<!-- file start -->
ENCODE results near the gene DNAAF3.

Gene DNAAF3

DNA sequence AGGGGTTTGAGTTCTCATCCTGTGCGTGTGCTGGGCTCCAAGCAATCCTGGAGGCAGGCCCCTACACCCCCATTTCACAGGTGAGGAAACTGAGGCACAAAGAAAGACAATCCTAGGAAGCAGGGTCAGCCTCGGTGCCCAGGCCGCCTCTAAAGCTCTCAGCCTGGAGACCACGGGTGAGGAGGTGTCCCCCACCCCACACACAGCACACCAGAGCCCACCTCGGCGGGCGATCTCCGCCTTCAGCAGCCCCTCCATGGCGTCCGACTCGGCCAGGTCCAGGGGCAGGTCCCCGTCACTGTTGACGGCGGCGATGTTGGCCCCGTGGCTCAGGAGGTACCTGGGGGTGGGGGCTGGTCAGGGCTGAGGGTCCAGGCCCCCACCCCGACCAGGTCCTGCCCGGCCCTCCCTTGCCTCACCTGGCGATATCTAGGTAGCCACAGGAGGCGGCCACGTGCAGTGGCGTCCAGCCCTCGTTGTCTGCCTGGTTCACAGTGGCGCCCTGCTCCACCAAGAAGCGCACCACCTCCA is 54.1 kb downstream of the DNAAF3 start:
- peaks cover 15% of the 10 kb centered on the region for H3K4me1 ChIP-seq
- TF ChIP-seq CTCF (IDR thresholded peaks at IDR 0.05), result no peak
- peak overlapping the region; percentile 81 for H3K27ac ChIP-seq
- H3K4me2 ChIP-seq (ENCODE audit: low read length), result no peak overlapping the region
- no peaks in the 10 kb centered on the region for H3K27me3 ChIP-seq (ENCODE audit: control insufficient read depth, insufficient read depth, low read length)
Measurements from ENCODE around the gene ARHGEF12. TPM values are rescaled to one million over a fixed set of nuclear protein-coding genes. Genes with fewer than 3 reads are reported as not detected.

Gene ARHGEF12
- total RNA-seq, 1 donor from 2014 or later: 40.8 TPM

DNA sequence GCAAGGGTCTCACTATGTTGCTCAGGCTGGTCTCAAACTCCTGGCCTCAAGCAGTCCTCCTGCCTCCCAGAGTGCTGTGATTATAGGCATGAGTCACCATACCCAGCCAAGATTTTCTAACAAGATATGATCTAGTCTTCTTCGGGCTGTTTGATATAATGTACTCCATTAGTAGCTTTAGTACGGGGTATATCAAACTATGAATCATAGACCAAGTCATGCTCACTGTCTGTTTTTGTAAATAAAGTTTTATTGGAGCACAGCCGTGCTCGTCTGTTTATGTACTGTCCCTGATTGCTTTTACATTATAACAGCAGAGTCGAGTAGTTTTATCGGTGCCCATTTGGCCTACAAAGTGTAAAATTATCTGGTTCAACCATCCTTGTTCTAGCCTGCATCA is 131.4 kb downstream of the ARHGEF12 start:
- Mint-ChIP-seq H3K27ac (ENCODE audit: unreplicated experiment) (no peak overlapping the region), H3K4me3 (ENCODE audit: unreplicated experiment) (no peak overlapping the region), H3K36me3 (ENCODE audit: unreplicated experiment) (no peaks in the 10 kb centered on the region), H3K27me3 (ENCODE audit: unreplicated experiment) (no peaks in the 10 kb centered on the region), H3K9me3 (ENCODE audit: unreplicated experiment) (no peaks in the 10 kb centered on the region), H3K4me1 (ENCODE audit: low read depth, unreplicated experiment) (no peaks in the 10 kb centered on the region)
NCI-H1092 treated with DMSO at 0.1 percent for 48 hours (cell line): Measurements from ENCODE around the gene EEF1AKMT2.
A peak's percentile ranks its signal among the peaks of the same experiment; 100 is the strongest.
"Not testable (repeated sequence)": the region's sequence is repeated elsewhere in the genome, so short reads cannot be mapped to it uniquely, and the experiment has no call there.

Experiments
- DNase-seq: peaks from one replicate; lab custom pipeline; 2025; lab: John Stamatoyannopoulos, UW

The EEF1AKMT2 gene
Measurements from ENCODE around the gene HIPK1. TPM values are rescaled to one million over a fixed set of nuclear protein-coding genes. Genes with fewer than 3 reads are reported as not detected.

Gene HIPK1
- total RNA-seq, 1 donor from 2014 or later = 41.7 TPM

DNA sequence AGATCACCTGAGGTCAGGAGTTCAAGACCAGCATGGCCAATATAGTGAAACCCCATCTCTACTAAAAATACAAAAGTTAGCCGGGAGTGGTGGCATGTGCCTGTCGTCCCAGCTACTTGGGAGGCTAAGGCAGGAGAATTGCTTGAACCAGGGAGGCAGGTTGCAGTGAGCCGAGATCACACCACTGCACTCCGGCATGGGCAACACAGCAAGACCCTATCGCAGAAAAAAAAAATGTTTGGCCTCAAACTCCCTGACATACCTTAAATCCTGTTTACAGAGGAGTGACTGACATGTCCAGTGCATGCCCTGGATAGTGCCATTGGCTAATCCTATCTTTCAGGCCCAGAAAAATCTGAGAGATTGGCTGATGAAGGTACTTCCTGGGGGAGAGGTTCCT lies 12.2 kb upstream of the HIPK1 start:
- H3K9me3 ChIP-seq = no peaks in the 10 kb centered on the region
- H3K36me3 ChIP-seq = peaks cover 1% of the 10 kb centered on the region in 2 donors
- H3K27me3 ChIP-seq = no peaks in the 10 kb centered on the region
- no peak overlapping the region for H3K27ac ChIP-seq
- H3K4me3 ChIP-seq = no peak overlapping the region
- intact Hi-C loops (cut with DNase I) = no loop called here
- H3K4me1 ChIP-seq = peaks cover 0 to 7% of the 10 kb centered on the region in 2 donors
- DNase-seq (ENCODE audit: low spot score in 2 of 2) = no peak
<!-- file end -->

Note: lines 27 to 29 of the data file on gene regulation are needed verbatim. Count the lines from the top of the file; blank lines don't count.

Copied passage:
- no peak overlapping the region for H3K27ac ChIP-seq
- H3K4me3 ChIP-seq = no peak overlapping the region
- intact Hi-C loops (cut with DNase I) = no loop called here